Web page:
Anyone who has gone to art school can attest, it is a very unique experience that differs greatly from a normal college one. Art school runs in my veins, my Papou (Greek for Grandfather) went to Art Center College of Design in Pasadena and was a professional commercial artist during his career. My mom went to Parson School of Design (New School) in the heart of New York City and is a fashion designer and fashion design and sustainability professor who previously taught at Otis College of Art and Design in the westside of Los Angeles and was the chair of the fashion department at California College of the Arts (CCA) in San Francisco. My dad was also an adjunct professor at CCA in San Francisco after I graduated (from the same college) in 2014 with a B.F.A. in animation. While I only attended CCA while my mom worked there (and I loved that, btw) art school is something I appreciate not just because I graduated from one, but because I see the benefits of the education from generations before me.
Some artists will tell you that you don’t need an art school degree and some will tell you that you do. Ultimately going to college is a big decision and one that is personal. No one else can help you make it, certainly not some stranger on the internet (like me). Even with an art school loving family, there were a lot of things I wish I knew before I went to art school. Here is a blog post with a few things of those things.
Art school is expensive
Unlike other colleges in the U.S. where you can pick from public or private, all art schools are private. This means that your starting cost for any school is already higher than it would be if you went to a state school. There are public schools that do have art programs and it is up to you as the artist to decide if those schools can offer you what you need. While some public schools can offer you things that private art schools can’t (like color processing labs for photo), you might have to compromise your art education by taking more general education classes (like math or science).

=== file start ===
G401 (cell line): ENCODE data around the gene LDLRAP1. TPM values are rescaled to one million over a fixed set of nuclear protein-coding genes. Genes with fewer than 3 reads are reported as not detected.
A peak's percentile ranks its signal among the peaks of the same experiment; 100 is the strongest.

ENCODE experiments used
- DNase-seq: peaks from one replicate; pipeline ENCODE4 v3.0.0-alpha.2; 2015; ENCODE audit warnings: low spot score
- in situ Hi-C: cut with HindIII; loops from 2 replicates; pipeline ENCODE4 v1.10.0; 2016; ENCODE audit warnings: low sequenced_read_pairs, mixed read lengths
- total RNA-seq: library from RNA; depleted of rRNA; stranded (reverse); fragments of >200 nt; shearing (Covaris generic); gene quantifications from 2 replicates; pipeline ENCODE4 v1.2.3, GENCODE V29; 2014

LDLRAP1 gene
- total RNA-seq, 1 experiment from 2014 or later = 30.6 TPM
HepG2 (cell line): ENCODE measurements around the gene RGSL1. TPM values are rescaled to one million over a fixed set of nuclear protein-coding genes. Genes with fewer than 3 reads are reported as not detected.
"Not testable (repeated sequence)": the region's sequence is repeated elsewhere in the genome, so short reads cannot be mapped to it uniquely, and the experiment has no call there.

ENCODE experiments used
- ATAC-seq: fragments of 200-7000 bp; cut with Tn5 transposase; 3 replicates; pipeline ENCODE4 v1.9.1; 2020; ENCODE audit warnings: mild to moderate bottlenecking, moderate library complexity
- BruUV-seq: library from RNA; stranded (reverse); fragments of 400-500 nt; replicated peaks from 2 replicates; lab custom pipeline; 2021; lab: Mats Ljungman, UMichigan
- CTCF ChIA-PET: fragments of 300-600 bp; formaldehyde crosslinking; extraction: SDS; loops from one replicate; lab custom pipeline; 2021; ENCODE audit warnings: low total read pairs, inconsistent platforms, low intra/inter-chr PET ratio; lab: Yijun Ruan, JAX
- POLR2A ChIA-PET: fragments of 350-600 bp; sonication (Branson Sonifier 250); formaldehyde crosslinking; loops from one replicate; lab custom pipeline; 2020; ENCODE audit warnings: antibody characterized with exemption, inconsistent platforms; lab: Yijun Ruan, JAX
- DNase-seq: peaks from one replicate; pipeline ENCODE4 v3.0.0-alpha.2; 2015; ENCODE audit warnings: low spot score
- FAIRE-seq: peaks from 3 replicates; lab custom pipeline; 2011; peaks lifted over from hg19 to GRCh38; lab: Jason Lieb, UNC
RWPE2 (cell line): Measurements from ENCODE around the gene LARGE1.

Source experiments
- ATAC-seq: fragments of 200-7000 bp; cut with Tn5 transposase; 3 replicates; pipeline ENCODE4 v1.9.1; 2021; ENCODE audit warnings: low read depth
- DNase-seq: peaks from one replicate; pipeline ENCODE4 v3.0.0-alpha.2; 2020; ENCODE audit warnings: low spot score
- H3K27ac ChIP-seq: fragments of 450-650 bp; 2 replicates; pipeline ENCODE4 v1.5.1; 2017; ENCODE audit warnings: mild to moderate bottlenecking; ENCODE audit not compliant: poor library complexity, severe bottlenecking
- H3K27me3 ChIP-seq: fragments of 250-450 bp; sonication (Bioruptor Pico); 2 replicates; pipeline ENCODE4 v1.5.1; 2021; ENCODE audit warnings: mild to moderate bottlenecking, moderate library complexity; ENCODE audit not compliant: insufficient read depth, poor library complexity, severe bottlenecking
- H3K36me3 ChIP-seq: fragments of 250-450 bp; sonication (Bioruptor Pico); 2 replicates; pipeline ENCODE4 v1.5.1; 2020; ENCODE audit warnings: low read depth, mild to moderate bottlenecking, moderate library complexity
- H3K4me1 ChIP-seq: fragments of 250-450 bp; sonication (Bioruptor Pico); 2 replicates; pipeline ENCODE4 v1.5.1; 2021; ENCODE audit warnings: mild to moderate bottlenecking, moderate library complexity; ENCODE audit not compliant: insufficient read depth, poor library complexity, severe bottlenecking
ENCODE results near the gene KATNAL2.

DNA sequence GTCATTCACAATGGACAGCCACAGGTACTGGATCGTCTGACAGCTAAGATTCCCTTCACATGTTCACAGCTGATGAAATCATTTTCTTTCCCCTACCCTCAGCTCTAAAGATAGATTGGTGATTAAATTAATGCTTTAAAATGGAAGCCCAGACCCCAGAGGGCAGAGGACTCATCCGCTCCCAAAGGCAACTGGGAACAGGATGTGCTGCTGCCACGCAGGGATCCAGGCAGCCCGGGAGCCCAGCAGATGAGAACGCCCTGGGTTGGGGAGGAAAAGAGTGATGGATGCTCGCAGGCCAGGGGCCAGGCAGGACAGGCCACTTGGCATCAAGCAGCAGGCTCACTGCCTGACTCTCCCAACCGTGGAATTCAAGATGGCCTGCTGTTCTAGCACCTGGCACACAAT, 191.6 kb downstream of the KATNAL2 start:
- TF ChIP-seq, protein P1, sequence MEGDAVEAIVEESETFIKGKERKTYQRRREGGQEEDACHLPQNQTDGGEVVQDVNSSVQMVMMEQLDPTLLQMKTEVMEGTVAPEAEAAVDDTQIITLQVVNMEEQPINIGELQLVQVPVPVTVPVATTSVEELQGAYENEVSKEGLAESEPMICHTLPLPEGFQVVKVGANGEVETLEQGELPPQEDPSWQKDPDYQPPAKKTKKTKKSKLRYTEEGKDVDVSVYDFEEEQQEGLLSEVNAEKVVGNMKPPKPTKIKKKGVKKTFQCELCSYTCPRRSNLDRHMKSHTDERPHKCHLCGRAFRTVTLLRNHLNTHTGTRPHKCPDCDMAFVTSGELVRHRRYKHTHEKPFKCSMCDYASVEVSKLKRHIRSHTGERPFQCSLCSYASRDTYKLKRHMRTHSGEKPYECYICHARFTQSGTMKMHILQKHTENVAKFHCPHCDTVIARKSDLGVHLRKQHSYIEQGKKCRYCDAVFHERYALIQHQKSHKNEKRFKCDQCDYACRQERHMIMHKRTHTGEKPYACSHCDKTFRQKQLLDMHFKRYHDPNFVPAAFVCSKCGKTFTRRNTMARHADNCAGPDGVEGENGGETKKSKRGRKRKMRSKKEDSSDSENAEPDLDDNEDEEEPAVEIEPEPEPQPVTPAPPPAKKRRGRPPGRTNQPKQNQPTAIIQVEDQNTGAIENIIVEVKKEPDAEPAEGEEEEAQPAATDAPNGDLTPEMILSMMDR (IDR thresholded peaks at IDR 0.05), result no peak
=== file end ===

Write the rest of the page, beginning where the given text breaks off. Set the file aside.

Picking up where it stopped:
Your major doesn’t determine where you end up
Initially, I wanted to major in Illustration but decided to switch to animation during my first week because I wanted to be a visual development artist in animation. I did work in feature film animation in Los Angeles as a visual development artist after graduating from CCA, before leaving to work as a freelance illustrator. My major really didn’t determine where I ended up because I stuck with drawing and the work followed.
The competition is fierce
You were probably one of the best artists at your high school, if not the best. Then you go to art school and you are in a whole pond of The Bests. The competition is absolutely ruthless sometimes. It can feel like an art version of the hunger games. It is easy to get caught up in the drama and brutality, but try to focus your energy on your art. Those art games are just a distraction from your growth as a creator.
You will have some of the most life-changing teachers
This can mean some of the best and worst teachers. There are some absolutely incredible professors whose artistic legacy will be passed onto you in class — their inspirational lessons will transform the way you see your artistic voice and the power in your creativity. It was thanks to an “interdisciplinary studio” teacher that I discovered my voice in making art about things I cared about. That voice was then honed by other professors who understood my vision and let me run with it while continuing to give me a good critique. I also had one of the worst teachers I ever experienced. If you ever have a bad teacher who harasses you — take it to their supervisor and do not tolerate the verbal abuse. There is a difference between a harsh critique and blatant harassment.